Several years ago, a Portland lawyer caused a bit of a stir when he wrote an op-ed piece for The Oregonian titled “I want to pay more taxes.” It began like this:
“Thirty years ago, I was pumping gas at a Mobil station for minimum wage. Then our government gave me grants and loans for college. When I got into law school, our government gave me more grants and loans. Now I’m fortunate to be a successful lawyer. My kids go to private schools. We live in a large home. I can afford to pay more taxes so others can benefit like I did.”
The author went on to criticize the U.S. tax code, saying it divides our country into haves and have-nots because it favors wealth over work and limits economic mobility by concentrating that wealth in so few people. He concluded with a call to generate more revenue for our troops, for seniors and children — and a plea to raise taxes on people like him who can afford to pay more.
I was the Sunday Opinion editor who published that provocative piece in April 2009. And though we exchanged emails, I hadn’t met Jim McDermott until last week.
On Thursday night, a standing-room only audience of more than 60 people crammed into Annie Bloom’s Books in Southwest Portland to hear Jim discuss his debut novel, “Bitter Is The Wind.”
It was the kickoff of a national book tour for McDermott, whose novel explores the theme of how hard it is for the working class to achieve economic success.
If you only knew Jim as a corporate business litigator and law partner who’s married to a judge, and who appears trim, healthy and handsome, you’d think the guy has it made. His law firm represented former Oregon Gov. John Kitzhaber during his legal troubles last year, and Jim’s wife, Karin Immergut, was the U.S. Attorney for Oregon before she joined the bench.
But there’s much more to his back story.
Raised in a small town in upstate New York, in one of those places with a gas station, a grocery store and a single stoplight, McDermott made it out — to Syracuse and then to the University of Virginia Law School. But many of his childhood friends didn’t and many of them remain there, limited by their lack of schooling and struggling to get by.
Growing up, most families he knew didn’t have books or art on the wall, he said. Young men went to work in the factory or, if they were good athletes, aspired to become major league baseball players, back in the days before football became king and a guy of average size could still dream of a pro career. Today, old friends still work in the factory, at the gas station, at the auto repair shop.
For more than 25 years, McDermott said, the novel has taken shape in his mind as a way to look back on what separated him from his peers and, more importantly, to look more broadly at the experiences of the working class as he experienced them.
Wearing a sports jacket, V-neck sweater and jeans, McDermott talked about his inspiration for the book, read three excerpts, and took questions from audience members.
“I wanted to write about the obstacles faced by the middle class,” he said. “What are the impediments? What is the role of money?”
Cemeteries were his first exposure to wealth disparity, with a simple observation that the more money you made, the bigger your tombstone. As the years passed, he saw how money made a difference — in how people see themselves and are treated by others, in how they navigate the educational and judicial systems.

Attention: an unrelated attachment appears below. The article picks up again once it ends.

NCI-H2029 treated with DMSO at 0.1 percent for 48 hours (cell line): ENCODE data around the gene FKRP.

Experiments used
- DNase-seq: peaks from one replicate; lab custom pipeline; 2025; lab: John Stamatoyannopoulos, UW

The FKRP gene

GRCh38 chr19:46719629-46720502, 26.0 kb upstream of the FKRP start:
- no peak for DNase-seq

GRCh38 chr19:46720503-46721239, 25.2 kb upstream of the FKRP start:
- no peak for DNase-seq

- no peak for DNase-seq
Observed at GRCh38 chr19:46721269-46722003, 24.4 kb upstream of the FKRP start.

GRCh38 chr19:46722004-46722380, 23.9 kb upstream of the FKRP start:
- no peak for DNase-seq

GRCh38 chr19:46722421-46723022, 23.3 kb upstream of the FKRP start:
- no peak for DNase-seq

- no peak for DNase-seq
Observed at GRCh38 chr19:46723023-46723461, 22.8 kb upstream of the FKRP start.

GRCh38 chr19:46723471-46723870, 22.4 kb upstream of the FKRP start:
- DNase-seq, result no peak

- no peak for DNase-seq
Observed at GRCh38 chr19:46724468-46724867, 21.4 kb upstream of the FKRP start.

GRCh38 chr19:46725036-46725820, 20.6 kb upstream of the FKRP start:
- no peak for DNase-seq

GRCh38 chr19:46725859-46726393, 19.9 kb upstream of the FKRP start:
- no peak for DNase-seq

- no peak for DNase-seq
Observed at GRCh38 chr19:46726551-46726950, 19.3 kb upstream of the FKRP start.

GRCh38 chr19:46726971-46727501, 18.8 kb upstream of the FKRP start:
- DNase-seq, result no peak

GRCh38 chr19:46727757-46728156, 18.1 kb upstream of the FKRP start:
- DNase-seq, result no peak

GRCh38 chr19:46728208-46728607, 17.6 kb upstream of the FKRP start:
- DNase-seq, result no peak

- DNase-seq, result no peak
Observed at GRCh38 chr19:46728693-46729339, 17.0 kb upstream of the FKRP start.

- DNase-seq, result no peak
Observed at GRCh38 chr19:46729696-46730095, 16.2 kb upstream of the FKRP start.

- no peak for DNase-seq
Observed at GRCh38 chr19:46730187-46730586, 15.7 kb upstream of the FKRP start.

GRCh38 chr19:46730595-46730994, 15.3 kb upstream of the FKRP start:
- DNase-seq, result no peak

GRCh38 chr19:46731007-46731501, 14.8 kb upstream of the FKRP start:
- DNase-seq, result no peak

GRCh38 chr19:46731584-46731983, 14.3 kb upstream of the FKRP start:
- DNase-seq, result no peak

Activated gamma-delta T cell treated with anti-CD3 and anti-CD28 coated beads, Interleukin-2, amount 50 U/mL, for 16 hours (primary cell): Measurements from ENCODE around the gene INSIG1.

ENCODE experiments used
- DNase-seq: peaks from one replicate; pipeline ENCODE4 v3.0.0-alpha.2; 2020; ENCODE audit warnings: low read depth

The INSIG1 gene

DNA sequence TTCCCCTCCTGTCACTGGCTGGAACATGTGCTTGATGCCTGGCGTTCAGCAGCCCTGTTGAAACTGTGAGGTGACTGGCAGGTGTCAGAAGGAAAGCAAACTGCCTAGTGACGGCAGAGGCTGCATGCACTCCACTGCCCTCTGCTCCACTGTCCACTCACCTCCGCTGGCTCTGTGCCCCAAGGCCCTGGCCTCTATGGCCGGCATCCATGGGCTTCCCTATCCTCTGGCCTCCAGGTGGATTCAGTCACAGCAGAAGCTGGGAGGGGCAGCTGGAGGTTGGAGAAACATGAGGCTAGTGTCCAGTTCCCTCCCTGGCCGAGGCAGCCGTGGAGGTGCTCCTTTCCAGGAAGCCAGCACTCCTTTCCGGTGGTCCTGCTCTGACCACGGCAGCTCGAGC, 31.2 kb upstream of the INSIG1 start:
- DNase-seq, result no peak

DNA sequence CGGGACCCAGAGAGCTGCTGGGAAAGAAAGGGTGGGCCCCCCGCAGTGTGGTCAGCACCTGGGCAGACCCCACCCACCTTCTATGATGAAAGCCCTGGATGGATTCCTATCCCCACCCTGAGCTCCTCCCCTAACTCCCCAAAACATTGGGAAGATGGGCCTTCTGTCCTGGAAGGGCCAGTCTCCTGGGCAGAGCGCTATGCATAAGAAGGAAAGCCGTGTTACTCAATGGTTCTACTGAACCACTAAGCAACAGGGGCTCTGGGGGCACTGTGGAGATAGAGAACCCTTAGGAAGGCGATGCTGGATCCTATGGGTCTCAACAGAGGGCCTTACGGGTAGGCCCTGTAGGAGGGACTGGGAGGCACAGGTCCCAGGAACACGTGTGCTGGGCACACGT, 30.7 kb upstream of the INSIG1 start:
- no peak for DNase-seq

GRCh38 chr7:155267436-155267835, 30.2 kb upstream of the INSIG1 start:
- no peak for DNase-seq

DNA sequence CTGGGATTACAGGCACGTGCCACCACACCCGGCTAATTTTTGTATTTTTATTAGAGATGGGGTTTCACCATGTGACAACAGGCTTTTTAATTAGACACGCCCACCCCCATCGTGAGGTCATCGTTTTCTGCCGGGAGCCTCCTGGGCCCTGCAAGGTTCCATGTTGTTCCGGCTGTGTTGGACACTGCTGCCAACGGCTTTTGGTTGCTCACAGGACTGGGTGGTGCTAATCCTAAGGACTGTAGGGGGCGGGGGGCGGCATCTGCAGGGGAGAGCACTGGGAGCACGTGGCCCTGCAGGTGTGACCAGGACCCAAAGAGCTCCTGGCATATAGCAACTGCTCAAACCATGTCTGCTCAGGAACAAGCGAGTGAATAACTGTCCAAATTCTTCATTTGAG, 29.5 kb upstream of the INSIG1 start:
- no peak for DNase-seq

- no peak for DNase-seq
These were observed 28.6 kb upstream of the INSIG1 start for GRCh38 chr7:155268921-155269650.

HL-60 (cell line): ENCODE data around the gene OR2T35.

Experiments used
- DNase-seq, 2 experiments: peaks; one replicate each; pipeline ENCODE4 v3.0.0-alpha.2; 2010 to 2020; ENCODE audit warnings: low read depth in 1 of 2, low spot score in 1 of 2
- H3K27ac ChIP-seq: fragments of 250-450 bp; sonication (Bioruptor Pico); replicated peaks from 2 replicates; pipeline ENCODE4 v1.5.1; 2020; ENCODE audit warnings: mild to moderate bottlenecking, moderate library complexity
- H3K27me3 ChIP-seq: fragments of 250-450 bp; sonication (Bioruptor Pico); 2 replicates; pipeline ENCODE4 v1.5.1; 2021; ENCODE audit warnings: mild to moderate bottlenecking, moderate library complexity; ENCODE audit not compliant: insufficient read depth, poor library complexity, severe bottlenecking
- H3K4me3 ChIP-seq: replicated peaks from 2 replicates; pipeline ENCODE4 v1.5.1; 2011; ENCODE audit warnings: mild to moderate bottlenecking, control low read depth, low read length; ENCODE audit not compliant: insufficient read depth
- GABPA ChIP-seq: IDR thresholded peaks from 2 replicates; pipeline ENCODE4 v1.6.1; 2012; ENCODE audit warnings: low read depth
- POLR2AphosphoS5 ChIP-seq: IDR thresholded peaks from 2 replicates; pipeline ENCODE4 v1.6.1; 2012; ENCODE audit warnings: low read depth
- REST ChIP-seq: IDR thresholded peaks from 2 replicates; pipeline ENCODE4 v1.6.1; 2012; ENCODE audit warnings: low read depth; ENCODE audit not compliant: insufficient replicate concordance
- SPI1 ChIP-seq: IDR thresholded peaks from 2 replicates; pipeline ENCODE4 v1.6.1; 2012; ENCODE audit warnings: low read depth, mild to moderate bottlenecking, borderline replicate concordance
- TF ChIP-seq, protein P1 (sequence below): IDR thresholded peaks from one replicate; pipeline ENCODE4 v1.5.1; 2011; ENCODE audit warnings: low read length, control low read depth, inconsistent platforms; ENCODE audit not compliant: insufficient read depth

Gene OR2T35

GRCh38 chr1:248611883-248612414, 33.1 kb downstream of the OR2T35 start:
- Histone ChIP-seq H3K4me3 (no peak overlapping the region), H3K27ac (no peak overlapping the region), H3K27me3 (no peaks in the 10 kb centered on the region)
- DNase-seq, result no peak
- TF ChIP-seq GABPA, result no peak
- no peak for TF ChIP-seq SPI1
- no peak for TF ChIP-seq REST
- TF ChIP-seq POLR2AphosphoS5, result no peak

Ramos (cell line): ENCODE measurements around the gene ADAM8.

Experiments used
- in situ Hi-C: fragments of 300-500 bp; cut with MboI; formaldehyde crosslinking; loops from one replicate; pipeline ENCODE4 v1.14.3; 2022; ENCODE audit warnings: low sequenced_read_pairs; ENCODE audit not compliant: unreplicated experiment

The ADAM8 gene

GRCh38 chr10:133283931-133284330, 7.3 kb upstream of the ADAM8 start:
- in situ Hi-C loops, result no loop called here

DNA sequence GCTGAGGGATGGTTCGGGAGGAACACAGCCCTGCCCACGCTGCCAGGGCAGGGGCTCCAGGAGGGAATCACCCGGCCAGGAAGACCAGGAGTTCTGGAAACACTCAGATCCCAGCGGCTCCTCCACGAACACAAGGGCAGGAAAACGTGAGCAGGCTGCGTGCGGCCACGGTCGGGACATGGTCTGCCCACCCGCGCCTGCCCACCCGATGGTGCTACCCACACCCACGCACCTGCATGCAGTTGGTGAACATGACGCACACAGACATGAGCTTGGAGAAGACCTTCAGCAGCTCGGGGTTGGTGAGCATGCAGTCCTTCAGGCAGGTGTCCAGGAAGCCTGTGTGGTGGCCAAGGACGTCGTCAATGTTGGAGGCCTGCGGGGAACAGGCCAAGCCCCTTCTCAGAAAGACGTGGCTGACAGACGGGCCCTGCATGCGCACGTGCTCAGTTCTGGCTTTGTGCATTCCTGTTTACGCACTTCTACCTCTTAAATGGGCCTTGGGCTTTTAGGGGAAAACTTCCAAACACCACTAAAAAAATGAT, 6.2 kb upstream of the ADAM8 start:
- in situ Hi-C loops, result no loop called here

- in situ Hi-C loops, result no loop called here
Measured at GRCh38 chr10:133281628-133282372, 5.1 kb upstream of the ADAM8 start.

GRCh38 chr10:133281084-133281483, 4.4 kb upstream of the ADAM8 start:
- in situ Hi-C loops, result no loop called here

“It’s really hard to get out of the lower class unless you have an education,” McDermott said. “I saw a lot of people get their cars repossessed. I saw lot of people ashamed because they couldn’t afford to send their kids to college.”
In his novel, a father named George Johnson is an all-state baseball player who wins a scholarship to play college ball but gets his girlfriend pregnant, quits school and returns to the small town where he grew up, his dreams of pro ball unfilled. His son, George Jr., loses his mother and sister in a car wreck when he is 7 and grows up a troubled, though intelligent, kid. Can the younger George overcome his own missteps and obstacles to make a success of himself? Or will he too succumb to diminished opportunities?
When you’re in the middle class, you face environmental, intellectual and structural obstacles in society, McDermott said. In writing the book, he aimed to deconstruct the American Dream and asked himself several questions about the boys he grew up with: How could things have been different? What could America have done better? What could they have done better? What could their parents have done better?
As someone who’s climbed from the working class to the middle class, I appreciate that McDermott has not only been cognizant of these questions for so long but also that he made the novel happen. As the son of parents who lacked a high school education, I too credit my first-in-the-family college education as the springboard to a successful career and the broadening of my worldview.
It may be coincidence that Jim’s book comes forth during a political season when presidential candidates alternately talk about or talk around inequality and lack of economic mobility. (Kudos to Bernie Sanders for making these issues the cornerstones of his campaign. Shame on those candidates who call for even more tax cuts for the wealthy.)
But from what I know of this fellow working class survivor, the challenges faced by working men and women and their children has never left his consciousness despite the trappings of success he may have achieved.
I look forward to reading Jim’s book.